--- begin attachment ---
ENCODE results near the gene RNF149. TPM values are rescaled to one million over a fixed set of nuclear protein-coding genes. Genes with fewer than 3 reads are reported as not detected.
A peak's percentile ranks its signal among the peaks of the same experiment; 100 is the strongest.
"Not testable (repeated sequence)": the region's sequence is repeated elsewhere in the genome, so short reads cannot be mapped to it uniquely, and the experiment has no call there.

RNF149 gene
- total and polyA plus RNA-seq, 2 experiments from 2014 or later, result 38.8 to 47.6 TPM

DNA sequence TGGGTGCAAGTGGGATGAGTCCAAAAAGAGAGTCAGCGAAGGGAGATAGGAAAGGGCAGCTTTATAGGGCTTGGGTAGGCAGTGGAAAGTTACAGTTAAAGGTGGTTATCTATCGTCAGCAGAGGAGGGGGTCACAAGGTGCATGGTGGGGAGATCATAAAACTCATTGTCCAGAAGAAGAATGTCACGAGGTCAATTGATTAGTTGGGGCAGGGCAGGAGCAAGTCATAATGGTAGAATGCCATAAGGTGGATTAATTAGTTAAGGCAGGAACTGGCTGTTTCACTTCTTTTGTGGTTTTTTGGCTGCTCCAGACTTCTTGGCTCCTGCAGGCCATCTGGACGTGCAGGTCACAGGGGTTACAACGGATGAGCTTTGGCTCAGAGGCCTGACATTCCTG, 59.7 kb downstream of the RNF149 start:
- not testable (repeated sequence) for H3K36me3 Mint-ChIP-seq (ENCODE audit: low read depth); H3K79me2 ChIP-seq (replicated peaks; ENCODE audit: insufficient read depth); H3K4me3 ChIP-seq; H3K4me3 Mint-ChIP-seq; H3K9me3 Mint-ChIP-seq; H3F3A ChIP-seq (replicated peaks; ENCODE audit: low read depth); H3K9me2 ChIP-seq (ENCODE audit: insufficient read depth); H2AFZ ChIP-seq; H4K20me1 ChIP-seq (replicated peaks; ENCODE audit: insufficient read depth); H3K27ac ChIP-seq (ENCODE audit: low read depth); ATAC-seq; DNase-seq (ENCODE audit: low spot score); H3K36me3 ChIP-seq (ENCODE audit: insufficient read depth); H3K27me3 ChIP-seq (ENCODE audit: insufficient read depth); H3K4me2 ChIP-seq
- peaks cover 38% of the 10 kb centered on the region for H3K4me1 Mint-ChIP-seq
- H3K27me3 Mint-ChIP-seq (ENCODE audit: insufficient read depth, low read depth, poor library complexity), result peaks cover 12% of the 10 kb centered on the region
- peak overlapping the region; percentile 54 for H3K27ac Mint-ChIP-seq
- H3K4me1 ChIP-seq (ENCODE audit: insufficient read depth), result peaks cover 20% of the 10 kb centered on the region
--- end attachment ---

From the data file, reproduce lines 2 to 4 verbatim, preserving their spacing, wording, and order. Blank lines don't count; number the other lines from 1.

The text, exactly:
A peak's percentile ranks its signal among the peaks of the same experiment; 100 is the strongest.
"Not testable (repeated sequence)": the region's sequence is repeated elsewhere in the genome, so short reads cannot be mapped to it uniquely, and the experiment has no call there.

RNF149 gene